Cam Deas is originally a guitarist, but he now specializes in modular synth and computer production. Stepping back from using the guitar as a tool for his compositional needs, Deas now focuses on the electronic, essentially expanding, finalising and realizing a dissonant dream, a rhythmic utopia, while moving beyond the limited range of acoustic sound. Time Exercisesmarks the return of label The Death Of Rave and features six studies in polymetric, mercurial and dissonant tunings. This sophomore, arriving after 2014’s String Studies, progresses into purely-electronic domains, meticulously detailed and painstakingly-designed mausoleums of electronic sound. The record is a complex sequence of precise rhythms and deranged, hard-hitting and possibly corrupted alien synths, a slippery tilt into the vertigo of dissonance and rhythmic displacement. Playful but mathematical, Time Exercises appears boundless in its possibilities. Synths transform into ugly mesh, staring with metal-cold eyes, but the tempo sweats like a hooker in church.
The disembodied syntax congeals to form a twisted-but-understandable language while a barrage of jerky rhythms and amputated synths conduct the messy concerto of warfare and annihilation. Severed from the roots of harmony and melody, the music feels as though it’s been cut off from God’s divine haven, an outcast leading an unhealthy rebellion. The music’s stony features crumple and morph as it turns to the dark side, giving off definite Stephen King vibes and night terrors, shapeshifting as it traverses moonlit swamps in long, lopsided strides.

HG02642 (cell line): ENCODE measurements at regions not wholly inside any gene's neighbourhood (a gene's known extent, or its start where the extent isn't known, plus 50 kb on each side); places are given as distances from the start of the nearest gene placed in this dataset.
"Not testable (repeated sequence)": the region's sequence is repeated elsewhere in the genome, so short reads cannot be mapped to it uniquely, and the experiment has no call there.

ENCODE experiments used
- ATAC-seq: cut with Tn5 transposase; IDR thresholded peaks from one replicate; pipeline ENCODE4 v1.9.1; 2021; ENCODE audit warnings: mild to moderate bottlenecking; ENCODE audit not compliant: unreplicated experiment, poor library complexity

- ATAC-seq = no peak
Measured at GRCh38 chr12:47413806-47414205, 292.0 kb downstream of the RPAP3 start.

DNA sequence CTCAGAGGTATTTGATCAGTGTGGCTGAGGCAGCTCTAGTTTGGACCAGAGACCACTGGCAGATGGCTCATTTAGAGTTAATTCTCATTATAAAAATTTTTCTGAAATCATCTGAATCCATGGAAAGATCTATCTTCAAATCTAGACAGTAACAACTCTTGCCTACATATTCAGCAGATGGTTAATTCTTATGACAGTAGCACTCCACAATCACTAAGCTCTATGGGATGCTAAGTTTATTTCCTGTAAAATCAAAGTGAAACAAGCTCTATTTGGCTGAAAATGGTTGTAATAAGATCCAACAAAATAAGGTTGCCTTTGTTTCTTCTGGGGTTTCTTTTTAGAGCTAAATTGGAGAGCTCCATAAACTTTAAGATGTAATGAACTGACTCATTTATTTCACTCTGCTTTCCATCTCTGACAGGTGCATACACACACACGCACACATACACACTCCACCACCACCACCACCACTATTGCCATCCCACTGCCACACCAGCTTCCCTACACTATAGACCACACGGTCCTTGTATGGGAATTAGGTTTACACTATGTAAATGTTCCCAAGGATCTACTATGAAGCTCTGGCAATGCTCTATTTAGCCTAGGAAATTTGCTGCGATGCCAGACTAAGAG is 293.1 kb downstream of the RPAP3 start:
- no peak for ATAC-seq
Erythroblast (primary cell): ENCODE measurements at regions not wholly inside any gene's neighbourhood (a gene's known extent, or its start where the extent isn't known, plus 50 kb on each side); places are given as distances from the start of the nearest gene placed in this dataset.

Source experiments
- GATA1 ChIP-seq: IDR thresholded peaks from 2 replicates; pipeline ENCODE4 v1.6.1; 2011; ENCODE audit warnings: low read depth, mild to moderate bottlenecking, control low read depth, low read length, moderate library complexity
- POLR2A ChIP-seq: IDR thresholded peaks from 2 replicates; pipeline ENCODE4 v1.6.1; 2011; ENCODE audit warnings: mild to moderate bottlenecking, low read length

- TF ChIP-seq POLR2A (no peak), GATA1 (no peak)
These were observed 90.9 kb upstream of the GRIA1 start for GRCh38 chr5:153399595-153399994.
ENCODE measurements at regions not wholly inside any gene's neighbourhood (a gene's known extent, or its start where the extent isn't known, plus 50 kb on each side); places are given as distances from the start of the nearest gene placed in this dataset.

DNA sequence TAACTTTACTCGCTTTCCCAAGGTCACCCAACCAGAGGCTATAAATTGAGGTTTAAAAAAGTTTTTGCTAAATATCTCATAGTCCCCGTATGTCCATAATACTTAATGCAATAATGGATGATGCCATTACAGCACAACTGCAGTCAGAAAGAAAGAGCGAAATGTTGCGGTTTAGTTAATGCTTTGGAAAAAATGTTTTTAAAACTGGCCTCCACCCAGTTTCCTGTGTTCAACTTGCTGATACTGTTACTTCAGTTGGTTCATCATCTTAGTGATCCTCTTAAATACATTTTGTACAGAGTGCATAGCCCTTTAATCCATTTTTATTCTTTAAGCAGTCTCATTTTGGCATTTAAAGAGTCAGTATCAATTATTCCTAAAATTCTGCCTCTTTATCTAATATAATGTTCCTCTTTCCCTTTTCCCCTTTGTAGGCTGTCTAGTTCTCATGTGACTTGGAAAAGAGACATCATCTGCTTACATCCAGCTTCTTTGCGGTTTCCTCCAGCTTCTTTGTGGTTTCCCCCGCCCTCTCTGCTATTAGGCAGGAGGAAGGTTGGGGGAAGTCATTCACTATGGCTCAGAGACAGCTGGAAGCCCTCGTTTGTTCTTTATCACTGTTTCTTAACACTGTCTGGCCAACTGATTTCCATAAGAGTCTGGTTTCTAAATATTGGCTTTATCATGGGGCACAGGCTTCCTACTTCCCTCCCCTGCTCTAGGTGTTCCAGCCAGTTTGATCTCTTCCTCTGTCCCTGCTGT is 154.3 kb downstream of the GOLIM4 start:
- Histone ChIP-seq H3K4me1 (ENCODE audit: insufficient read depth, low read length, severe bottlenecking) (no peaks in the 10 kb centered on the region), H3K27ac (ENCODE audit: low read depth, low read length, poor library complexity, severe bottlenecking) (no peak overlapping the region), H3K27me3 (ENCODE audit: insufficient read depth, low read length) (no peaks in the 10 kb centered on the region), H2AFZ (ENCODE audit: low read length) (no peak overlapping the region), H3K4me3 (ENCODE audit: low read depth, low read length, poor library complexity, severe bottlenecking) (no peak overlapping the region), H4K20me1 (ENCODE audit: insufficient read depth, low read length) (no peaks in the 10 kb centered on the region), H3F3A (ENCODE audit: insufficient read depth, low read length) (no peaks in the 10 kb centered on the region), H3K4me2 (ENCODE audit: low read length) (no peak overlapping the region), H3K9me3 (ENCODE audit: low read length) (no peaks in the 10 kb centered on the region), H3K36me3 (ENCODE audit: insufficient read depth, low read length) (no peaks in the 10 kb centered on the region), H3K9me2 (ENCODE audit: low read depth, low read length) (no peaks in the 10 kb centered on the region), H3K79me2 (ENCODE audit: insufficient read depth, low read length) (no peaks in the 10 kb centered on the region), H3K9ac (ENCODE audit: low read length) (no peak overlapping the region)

An earthy bass echoes underground, passing through the grimy hive of subway tunnels, and lighter timbres clink against the carriages like dirtied fingernails tapping on its glass. Then, without warning, the exercise distorts, juddering along the rails as it reveals its interdimensional core, appearing as something that would turn the human mind to mush; it can’t comprehend or articulate what it’s seeing (or hearing), like a deranged ghost train designed by Pennywise and maxed out to inflict extreme levels of fright, permanently scarring and psychologically damaging the customers. The synth is sharper than a guillotine, the blade hanging at 12 o’clock.
Deas will be familiar with the guitar’s litany of mind-numbing exercises, some of which focus on monotonous repetition and dissonance, more about building technique and less about the music. The dissonance in Time Exercises is essential and deeply ingrained, but there’s never a dull moment. In music, dissonance is often shunned, likened to an ugly duckling, but it needn’t make us feel uncomfortable. You can’t have harmony without its opposite. Deas tackles it head-on, and the result is a rollercoaster of a ride.